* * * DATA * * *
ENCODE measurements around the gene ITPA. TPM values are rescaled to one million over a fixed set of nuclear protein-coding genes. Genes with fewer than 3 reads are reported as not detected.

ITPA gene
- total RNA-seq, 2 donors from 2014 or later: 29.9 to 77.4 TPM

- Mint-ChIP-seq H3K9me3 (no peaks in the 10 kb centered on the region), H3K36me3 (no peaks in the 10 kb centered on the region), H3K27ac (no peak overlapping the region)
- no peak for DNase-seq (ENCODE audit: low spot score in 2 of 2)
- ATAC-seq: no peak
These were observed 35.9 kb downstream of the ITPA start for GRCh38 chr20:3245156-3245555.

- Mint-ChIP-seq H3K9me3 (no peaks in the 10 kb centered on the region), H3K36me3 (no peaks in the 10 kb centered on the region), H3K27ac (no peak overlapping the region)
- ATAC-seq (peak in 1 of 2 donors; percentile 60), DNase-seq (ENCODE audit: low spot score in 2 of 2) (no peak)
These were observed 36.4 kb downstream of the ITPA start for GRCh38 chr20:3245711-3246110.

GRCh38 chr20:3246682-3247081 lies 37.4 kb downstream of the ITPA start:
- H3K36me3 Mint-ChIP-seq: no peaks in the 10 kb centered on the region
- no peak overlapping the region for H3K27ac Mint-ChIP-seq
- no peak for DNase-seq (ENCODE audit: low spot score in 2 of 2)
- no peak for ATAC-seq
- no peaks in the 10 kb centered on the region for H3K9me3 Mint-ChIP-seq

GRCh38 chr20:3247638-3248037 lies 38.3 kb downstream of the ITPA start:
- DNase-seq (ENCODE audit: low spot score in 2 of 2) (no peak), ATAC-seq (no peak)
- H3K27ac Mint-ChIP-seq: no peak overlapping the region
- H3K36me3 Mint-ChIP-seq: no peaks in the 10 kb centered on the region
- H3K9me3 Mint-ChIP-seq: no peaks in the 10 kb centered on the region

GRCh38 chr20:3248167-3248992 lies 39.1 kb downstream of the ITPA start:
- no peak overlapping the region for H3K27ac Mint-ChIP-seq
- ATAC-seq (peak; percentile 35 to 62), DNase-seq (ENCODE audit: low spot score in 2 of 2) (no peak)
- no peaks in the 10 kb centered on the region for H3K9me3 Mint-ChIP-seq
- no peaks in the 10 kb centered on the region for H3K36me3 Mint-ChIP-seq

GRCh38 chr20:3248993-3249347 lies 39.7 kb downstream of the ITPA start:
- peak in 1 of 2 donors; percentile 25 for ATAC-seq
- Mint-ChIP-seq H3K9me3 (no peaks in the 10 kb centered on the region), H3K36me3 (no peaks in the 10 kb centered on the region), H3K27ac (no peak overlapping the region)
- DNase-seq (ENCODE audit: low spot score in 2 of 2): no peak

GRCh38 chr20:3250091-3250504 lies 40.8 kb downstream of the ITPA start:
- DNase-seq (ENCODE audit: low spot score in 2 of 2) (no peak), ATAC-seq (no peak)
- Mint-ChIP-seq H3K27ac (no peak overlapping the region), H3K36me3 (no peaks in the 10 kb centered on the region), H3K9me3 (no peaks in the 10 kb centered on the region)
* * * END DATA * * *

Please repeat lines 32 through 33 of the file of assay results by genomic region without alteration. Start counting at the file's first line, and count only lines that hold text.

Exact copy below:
- DNase-seq (ENCODE audit: low spot score in 2 of 2) (no peak), ATAC-seq (no peak)
- Mint-ChIP-seq H3K27ac (no peak overlapping the region), H3K36me3 (no peaks in the 10 kb centered on the region), H3K9me3 (no peaks in the 10 kb centered on the region)